“Equity is the market value of your property minus what you owe on your existing home loan,” he explains.

Another option is finding out whether you are eligible to redraw from your home loan.

“If your loan has a redraw facility you may be able to access any additional repayments you’ve made on your home loan that are over and above the minimum payments,” Heavey says.

With a number of potential avenues available to borrowers in navigating through these uncertain times, a qualified and professional mortgage broker can structure a mortgage repayment plan that best suits your financial situation and long-term goals, as well as discuss the options that are available with your existing lender.

This article provides general information which is current as at the time of production. The information contained in this communication does not constitute advice and should not be relied upon as such as it does not take into account your personal circumstances or needs. Professional advice should be sought prior to any action being taken in reliance on any of the information.


First Home Buyer Numbers Are Above Average Across Every State And Territory

According to ABS housing finance data for August 2019, first home buyers comprised the largest proportion of national owner occupier mortgage activity since early 2012.  The data showed first home buyers comprised 29.8% of the national market for owner occupier home loans; almost five percentage points above the decade average of 25%.  A similar trend can be seen across every state, with first home buyers a larger proportion of the market relative to the decade average.

There are a variety of factors that have provided first time buyers with a leg up into the housing market.  Housing affordability has improved through the recent housing downturn, mortgage rates have come down, home loan servicing rules have been relaxed and some states have provided additional incentives for first home buyers in the form of stamp duty exemptions or discounts as well as existing first home buyer grants which generally apply to the purchase of new dwellings across most states.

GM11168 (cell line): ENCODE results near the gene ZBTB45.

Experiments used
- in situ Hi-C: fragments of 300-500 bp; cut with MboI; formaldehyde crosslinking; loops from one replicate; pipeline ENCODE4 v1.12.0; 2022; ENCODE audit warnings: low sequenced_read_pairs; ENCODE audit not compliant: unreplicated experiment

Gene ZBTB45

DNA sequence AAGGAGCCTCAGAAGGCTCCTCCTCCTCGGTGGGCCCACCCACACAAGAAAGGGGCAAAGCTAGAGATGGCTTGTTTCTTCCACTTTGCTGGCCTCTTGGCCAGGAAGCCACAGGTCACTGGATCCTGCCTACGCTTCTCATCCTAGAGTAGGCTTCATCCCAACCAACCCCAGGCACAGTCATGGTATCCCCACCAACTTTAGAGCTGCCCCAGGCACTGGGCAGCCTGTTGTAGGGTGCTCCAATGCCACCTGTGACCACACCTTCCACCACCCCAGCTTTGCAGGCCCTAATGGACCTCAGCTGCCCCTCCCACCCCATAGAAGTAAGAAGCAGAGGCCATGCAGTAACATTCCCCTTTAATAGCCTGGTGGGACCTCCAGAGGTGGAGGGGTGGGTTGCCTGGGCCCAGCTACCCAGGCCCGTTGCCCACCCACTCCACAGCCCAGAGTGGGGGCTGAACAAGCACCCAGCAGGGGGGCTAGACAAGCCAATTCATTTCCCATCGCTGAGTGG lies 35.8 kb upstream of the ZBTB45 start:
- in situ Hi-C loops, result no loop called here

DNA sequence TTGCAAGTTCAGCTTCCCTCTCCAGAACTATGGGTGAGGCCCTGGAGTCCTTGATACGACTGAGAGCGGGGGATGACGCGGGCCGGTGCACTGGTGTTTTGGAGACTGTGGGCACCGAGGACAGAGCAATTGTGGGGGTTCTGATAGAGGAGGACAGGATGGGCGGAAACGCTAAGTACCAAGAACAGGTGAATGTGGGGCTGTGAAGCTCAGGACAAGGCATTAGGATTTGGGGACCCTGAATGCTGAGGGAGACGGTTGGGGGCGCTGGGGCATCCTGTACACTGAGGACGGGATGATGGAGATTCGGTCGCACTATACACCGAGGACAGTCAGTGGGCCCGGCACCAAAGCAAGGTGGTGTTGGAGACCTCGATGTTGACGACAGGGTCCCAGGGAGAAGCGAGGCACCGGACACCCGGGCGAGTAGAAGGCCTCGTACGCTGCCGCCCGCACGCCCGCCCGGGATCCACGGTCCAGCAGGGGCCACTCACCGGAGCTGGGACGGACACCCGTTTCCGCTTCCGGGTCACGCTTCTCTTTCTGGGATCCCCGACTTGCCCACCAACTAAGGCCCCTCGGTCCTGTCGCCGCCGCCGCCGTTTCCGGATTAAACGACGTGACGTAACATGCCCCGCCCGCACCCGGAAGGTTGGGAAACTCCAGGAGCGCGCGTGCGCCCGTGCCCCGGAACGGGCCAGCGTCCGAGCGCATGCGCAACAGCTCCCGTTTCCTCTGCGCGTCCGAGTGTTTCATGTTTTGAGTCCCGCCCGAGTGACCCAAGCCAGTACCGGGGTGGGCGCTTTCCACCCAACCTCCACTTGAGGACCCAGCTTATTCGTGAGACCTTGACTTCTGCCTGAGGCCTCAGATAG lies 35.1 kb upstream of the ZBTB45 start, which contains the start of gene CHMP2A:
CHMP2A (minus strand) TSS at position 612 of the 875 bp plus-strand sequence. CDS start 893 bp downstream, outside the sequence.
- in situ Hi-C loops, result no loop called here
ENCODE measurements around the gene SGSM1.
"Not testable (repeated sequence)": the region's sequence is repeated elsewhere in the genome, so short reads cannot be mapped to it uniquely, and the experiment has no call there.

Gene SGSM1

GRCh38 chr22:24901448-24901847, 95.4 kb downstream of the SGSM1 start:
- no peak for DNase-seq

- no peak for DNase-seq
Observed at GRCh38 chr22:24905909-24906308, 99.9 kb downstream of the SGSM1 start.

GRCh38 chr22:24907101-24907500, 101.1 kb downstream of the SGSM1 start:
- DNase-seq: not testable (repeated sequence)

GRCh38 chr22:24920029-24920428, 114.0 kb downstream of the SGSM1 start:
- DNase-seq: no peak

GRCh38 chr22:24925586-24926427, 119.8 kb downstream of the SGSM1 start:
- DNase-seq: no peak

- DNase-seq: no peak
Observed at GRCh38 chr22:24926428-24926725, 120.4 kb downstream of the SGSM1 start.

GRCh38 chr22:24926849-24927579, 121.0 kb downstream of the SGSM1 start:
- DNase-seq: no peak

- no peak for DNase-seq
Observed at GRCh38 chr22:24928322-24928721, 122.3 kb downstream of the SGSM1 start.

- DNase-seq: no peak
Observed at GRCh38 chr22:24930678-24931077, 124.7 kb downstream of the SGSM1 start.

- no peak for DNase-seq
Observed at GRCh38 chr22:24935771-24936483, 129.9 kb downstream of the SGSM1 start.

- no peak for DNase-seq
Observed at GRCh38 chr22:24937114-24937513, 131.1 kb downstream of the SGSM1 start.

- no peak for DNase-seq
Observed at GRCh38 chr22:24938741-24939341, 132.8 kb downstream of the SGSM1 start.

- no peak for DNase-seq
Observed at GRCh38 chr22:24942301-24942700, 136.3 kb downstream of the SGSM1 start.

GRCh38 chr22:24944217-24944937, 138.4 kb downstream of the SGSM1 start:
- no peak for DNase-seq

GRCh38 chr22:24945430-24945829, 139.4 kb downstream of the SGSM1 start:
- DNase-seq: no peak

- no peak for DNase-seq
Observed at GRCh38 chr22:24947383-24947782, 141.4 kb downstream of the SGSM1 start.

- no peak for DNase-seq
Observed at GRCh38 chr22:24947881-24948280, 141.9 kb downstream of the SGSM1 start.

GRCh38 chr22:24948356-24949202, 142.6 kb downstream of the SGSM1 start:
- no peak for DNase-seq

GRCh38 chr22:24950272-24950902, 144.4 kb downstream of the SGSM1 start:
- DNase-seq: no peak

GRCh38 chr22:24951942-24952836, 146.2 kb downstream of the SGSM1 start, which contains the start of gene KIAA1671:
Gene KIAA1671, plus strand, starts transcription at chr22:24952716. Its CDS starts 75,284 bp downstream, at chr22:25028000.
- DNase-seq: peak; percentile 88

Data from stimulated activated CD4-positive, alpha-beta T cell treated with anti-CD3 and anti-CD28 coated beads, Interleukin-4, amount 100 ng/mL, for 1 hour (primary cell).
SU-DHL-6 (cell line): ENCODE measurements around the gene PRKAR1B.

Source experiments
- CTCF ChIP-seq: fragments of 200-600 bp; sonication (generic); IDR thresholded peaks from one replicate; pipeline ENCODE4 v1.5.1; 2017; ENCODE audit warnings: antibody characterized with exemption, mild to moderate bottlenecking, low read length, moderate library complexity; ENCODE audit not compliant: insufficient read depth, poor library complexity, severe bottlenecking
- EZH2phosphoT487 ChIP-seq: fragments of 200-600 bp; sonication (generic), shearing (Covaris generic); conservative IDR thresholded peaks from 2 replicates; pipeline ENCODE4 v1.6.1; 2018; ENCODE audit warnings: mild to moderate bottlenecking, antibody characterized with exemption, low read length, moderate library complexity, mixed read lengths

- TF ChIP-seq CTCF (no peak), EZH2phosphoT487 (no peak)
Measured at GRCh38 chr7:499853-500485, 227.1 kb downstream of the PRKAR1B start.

There’s also the fact that first home buyers haven’t had to compete as fiercely with investors, with investor activity generally trending lower since peaking in 2015 at 43% of mortgage demand.  The August update shows investors comprised only 26% of mortgage demand which is well below the decade average of 34%.

First home buyers are the most active across the Northern Territory and Western Australia where this segment of the market comprises 45% and 37% respectively of owner occupier mortgage demand.  These are also the two regions where housing values have fallen the most, providing a substantial improvement to housing affordability.  Dwelling values are down 27% since peaking across the Northern Territory and 23% lower since peaking across Western Australia.  

The regions where first home buyers are the least active are South Australia and Tasmania where first time buyers comprised 22% and 24% of owner occupier mortgage demand in August.  Despite being the lowest of any state, first home buyer participation remains above the decade average in these regions. 

Looking forward it’s likely first home buyer’s will reduce as a proportion of overall market activity.  Housing prices are once again rising across most regions of the country while growth in household incomes remain sluggish, which will create renewed housing affordability pressures in markets where home values are rising faster than incomes. 

Source: The Real Estate Conversation 4th November 2019

This article provides general information which is current as at the time of production. The information contained in this communication does not constitute advice and should not be relied upon as such as it does not take into account your personal circumstances or needs. Professional advice should be sought prior to any action being taken in reliance on any of the information.